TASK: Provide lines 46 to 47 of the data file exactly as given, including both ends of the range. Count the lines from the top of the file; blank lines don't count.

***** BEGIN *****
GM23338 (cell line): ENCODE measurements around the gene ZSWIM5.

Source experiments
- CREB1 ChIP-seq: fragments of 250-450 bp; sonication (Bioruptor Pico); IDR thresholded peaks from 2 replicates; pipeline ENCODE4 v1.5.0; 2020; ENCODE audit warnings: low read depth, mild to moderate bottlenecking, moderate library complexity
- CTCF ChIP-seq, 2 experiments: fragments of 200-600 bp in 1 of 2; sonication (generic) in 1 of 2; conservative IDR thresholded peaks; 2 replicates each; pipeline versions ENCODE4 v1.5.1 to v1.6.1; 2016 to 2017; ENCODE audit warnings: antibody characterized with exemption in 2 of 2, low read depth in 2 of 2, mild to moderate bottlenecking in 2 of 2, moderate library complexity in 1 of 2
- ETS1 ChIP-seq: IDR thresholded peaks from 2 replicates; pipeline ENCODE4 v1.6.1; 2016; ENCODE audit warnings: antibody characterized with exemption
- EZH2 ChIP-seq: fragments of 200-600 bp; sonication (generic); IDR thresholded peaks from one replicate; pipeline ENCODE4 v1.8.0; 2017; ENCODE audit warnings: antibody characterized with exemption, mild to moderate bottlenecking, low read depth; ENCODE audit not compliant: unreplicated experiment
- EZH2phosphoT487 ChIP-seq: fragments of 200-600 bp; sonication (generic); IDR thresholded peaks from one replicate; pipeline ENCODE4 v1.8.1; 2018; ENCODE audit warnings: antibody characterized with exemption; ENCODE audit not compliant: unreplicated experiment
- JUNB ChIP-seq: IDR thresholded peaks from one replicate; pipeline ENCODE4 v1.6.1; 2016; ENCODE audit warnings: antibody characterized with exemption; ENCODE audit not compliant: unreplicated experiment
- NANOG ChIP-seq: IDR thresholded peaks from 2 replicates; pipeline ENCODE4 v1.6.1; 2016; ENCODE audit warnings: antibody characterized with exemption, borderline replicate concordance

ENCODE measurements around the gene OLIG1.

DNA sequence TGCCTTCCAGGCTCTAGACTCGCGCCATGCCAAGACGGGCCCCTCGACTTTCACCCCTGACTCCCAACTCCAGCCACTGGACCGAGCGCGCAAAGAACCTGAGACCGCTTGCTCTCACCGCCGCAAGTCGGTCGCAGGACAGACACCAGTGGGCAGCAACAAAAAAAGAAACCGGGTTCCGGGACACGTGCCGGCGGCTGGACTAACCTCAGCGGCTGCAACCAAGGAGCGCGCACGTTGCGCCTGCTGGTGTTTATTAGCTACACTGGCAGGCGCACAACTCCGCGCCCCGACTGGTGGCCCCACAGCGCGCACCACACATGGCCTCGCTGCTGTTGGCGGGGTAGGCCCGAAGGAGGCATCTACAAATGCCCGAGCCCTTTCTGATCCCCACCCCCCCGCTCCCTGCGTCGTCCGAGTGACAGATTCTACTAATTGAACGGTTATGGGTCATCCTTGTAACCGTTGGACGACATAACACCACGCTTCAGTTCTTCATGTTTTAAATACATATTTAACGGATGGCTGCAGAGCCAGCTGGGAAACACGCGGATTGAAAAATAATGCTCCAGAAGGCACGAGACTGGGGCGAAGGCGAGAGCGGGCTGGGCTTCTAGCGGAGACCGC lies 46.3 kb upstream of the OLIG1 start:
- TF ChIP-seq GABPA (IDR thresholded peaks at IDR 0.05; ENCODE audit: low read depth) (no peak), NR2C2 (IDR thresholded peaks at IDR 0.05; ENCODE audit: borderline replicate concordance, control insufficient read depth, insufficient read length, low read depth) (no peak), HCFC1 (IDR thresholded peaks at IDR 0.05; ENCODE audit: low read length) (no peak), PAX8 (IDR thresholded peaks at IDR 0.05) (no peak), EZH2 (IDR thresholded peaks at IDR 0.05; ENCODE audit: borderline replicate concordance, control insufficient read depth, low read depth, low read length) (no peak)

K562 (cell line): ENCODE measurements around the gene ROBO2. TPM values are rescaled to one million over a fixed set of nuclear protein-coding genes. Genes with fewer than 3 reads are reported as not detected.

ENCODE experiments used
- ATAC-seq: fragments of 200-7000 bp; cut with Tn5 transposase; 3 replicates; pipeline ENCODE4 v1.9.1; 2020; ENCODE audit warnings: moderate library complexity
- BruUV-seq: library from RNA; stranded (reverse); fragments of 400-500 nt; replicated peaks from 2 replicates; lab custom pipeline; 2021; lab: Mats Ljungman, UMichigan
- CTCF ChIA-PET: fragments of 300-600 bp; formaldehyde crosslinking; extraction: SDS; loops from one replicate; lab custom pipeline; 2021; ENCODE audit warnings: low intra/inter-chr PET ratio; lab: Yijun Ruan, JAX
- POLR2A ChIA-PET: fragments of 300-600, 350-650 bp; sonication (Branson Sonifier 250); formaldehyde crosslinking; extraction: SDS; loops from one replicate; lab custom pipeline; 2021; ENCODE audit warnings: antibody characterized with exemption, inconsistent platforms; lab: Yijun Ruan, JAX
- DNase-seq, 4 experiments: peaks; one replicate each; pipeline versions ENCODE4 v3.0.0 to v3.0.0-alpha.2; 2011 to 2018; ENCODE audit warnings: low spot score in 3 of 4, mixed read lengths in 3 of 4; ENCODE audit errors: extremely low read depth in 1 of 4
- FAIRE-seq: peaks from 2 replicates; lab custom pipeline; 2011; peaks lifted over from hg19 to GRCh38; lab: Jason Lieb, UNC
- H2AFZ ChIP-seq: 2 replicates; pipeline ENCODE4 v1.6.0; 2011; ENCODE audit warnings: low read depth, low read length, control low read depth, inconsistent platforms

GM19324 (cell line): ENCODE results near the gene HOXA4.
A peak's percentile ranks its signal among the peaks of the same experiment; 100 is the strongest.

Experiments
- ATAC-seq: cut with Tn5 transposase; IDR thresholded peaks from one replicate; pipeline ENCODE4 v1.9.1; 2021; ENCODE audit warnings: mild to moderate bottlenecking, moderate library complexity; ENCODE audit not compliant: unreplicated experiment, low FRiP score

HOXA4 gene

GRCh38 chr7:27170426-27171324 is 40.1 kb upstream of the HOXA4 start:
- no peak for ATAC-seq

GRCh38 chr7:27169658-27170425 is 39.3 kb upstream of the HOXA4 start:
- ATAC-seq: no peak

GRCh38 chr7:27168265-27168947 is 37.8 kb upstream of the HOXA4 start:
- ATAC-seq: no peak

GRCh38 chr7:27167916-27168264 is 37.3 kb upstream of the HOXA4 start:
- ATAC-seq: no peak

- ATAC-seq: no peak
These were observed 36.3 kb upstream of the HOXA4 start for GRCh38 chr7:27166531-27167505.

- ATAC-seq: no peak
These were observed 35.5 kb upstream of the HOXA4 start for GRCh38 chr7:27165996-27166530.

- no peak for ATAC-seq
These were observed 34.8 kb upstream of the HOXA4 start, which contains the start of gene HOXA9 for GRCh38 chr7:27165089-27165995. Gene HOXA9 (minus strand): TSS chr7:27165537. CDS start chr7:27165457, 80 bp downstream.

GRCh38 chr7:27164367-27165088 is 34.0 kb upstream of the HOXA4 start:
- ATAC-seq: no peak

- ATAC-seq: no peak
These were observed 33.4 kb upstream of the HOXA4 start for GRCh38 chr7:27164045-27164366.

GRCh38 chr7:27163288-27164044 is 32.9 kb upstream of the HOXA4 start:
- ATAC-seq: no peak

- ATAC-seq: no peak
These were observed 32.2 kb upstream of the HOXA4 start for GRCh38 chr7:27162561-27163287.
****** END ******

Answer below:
- ATAC-seq: no peak

- ATAC-seq: no peak